Eating pasta doesn’t make a person frugal, not when that same person tosses out the pasta pot, colander, leftover pasta and unopened jars of Ragu at semester’s end. Why don’t you just give up your shallow attempts at being thrifty and eat out a little more? Village Wok has some excellent noodle dishes and at a good price.

But let’s get back to the evacuation of Iraq, shall we? I’m not sure if we’ll leave that country with our flags flying high to the strains of martial music, or if embassy personnel will be clinging desperately to a helicopter skid as insurgents come pouring through the perimeter. But either way, there is a local thrift store operated by the Disabled American Veterans that is doing a lot to help myself and other vets.

The store is right on University Avenue in St. Paul, within sight of the state Capitol. The stuff in the store is very neatly organized, I might add, like somebody was getting ready for inspect-shun.

Whether you’re conservative or liberal, in favor of the war or opposed to it, giving stuff to the veterans’ thrift store strengthens the moral legitimacy of your point of view when you decide to rhetorically rumble with the other side. If you don’t care for the veterans’ thrift store, there are others, like one fine Goodwill location, which sells clothing by the pound because marking all the prices is too much of a pain in the backside.

Besides, you can get a tax deduction for your donations. Oh, sure, the deduction will be for rummage-sale value, not retail, but if you just finished your taxes, you might have learned that a few more deductions could have gone a long way. Besides, even if you don’t need a tax deduction, it’s simply the right thing to do. Somewhere in our city tonight, a man probably is contemplating the armed robbery of college students. And why would he plan such an offense?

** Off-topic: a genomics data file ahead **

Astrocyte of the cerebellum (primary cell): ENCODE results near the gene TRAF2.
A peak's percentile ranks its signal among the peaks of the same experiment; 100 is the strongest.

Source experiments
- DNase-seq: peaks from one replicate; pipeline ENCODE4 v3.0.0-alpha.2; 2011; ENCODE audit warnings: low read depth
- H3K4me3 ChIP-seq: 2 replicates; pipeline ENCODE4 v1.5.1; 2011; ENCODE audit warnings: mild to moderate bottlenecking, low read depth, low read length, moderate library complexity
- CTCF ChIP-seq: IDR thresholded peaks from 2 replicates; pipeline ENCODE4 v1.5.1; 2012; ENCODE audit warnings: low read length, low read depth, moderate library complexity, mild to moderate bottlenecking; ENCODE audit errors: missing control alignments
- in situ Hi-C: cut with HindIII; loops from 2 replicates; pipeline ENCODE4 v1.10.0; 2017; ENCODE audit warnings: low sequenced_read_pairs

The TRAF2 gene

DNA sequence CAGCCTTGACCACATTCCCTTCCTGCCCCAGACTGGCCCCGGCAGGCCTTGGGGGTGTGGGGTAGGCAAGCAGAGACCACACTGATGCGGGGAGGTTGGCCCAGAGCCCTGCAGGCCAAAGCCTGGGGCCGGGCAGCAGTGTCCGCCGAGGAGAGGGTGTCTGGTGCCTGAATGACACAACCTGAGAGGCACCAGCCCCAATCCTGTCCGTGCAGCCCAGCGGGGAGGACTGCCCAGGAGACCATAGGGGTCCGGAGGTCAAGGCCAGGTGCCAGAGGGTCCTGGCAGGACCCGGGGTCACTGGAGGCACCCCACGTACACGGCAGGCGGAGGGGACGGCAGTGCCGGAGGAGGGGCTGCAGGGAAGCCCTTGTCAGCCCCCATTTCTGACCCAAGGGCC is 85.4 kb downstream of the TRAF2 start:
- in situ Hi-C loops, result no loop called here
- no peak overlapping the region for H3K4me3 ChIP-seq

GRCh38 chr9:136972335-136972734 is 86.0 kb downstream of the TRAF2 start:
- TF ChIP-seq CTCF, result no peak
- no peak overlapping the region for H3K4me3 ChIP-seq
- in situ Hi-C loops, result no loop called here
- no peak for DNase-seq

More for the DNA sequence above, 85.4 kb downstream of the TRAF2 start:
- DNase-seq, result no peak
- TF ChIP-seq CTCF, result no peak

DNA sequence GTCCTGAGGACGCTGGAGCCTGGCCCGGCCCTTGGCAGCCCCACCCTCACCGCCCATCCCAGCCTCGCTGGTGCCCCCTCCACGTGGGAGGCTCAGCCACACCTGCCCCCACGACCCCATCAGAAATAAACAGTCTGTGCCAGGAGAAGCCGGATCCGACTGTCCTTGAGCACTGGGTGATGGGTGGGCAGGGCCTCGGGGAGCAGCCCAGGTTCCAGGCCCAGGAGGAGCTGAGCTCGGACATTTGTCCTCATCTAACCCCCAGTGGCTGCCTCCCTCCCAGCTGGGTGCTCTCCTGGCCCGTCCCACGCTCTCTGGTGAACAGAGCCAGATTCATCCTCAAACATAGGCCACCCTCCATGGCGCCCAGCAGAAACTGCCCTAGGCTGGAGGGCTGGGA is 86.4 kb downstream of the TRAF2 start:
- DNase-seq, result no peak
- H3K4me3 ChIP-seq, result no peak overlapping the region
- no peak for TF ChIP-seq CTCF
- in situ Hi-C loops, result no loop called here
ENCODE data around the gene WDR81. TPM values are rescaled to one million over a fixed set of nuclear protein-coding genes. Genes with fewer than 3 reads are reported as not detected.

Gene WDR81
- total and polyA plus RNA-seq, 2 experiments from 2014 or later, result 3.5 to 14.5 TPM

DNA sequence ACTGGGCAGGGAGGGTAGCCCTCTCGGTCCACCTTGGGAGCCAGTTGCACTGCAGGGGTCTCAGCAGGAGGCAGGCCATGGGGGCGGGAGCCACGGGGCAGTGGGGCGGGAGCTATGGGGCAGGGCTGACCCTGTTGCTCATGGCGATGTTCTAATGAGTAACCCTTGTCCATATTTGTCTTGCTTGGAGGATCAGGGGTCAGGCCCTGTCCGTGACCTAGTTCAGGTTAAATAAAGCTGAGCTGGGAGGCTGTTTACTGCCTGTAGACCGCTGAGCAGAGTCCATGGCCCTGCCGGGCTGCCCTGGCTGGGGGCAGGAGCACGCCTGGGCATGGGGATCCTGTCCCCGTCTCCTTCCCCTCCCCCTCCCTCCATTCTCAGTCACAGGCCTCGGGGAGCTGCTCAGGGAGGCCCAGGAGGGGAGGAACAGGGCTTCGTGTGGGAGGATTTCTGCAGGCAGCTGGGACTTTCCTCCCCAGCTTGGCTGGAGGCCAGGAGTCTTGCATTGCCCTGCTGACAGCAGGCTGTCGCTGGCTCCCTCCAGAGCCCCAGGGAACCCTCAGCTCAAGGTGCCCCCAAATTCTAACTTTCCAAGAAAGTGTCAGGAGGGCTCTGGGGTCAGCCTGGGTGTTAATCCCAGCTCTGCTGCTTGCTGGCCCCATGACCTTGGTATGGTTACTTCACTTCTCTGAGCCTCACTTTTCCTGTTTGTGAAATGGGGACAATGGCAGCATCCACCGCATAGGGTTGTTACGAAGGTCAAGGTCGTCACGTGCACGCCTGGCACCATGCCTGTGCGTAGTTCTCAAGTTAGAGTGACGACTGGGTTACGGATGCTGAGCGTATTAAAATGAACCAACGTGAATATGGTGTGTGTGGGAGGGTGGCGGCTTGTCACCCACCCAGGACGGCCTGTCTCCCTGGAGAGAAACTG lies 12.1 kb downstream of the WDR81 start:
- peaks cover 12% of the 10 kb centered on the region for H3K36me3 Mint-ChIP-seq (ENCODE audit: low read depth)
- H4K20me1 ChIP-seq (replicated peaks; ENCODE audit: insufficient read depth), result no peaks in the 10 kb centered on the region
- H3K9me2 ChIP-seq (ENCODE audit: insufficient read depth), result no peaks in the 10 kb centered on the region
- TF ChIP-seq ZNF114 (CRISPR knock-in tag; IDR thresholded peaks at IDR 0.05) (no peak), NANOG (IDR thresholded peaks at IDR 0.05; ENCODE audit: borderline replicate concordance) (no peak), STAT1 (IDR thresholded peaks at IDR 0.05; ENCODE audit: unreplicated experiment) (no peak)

Well, part of his rational motive might involve the need to buy a toaster oven that works 100 percent of the time, plus some decent CDs and maybe a mattress which isn’t full of pee stains from the previous five owners. So why not make the world marginally better, and just take your stuff to a thrift store instead of casting it to the curb? What did your toaster oven do? Did it offend you, somehow, that you would treat it this way?

In my first book on dumpster diving, I referred to college students as, um, wasteful little pukes, or words to that effect. In retrospect, I could have been more tactful in that particular section. I would be happy if the day came when I would be forced to say, “It was true that, at one time, college students were extremely wasteful. But in about 2006, something changed. College students just woke up and stopped wasting so much perfectly useful stuff.”

For the past two semesters I have read just about every letter, editorial and column in the Daily, suggesting ways to make a better world. But as the academic year winds down to a close, the message in the dumpsters is loud and clear. And that message is, unfortunately, “I really couldn’t care less about the planet or its people.”

John Hoff welcomes comments at [email protected].